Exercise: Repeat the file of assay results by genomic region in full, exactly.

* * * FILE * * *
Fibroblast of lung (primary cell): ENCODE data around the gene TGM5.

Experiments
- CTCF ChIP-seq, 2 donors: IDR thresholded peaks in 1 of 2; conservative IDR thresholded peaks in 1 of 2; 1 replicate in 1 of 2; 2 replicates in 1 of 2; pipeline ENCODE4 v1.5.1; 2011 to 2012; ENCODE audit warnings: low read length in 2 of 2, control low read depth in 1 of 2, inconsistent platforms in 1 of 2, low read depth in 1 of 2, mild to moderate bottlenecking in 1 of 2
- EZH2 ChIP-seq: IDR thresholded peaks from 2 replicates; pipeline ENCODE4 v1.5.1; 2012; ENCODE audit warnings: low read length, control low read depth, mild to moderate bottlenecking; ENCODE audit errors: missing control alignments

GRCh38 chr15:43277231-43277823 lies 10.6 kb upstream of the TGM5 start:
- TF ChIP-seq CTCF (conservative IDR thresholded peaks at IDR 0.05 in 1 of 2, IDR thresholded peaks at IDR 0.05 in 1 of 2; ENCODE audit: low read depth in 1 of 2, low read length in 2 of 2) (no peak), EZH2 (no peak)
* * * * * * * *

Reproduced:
Fibroblast of lung (primary cell): ENCODE data around the gene TGM5.

Experiments
- CTCF ChIP-seq, 2 donors: IDR thresholded peaks in 1 of 2; conservative IDR thresholded peaks in 1 of 2; 1 replicate in 1 of 2; 2 replicates in 1 of 2; pipeline ENCODE4 v1.5.1; 2011 to 2012; ENCODE audit warnings: low read length in 2 of 2, control low read depth in 1 of 2, inconsistent platforms in 1 of 2, low read depth in 1 of 2, mild to moderate bottlenecking in 1 of 2
- EZH2 ChIP-seq: IDR thresholded peaks from 2 replicates; pipeline ENCODE4 v1.5.1; 2012; ENCODE audit warnings: low read length, control low read depth, mild to moderate bottlenecking; ENCODE audit errors: missing control alignments

GRCh38 chr15:43277231-43277823 lies 10.6 kb upstream of the TGM5 start:
- TF ChIP-seq CTCF (conservative IDR thresholded peaks at IDR 0.05 in 1 of 2, IDR thresholded peaks at IDR 0.05 in 1 of 2; ENCODE audit: low read depth in 1 of 2, low read length in 2 of 2) (no peak), EZH2 (no peak)